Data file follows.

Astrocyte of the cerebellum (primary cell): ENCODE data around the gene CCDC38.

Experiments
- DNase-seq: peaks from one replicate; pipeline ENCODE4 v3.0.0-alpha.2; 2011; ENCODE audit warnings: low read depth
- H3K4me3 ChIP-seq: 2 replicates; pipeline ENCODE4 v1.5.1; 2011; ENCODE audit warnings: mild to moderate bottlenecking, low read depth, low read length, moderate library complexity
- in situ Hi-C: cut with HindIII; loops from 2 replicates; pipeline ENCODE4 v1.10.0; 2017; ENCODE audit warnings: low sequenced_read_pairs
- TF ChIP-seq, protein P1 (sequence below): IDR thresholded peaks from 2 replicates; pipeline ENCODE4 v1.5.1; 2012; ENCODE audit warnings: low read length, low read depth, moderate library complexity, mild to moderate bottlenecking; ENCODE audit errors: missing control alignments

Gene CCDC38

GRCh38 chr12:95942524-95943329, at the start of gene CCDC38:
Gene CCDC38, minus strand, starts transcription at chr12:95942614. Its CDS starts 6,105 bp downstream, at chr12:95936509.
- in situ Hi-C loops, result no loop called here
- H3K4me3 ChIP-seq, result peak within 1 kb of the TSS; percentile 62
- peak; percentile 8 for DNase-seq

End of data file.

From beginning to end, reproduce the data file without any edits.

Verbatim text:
Astrocyte of the cerebellum (primary cell): ENCODE data around the gene CCDC38.

Experiments
- DNase-seq: peaks from one replicate; pipeline ENCODE4 v3.0.0-alpha.2; 2011; ENCODE audit warnings: low read depth
- H3K4me3 ChIP-seq: 2 replicates; pipeline ENCODE4 v1.5.1; 2011; ENCODE audit warnings: mild to moderate bottlenecking, low read depth, low read length, moderate library complexity
- in situ Hi-C: cut with HindIII; loops from 2 replicates; pipeline ENCODE4 v1.10.0; 2017; ENCODE audit warnings: low sequenced_read_pairs
- TF ChIP-seq, protein P1 (sequence below): IDR thresholded peaks from 2 replicates; pipeline ENCODE4 v1.5.1; 2012; ENCODE audit warnings: low read length, low read depth, moderate library complexity, mild to moderate bottlenecking; ENCODE audit errors: missing control alignments

Gene CCDC38

GRCh38 chr12:95942524-95943329, at the start of gene CCDC38:
Gene CCDC38, minus strand, starts transcription at chr12:95942614. Its CDS starts 6,105 bp downstream, at chr12:95936509.
- in situ Hi-C loops, result no loop called here
- H3K4me3 ChIP-seq, result peak within 1 kb of the TSS; percentile 62
- peak; percentile 8 for DNase-seq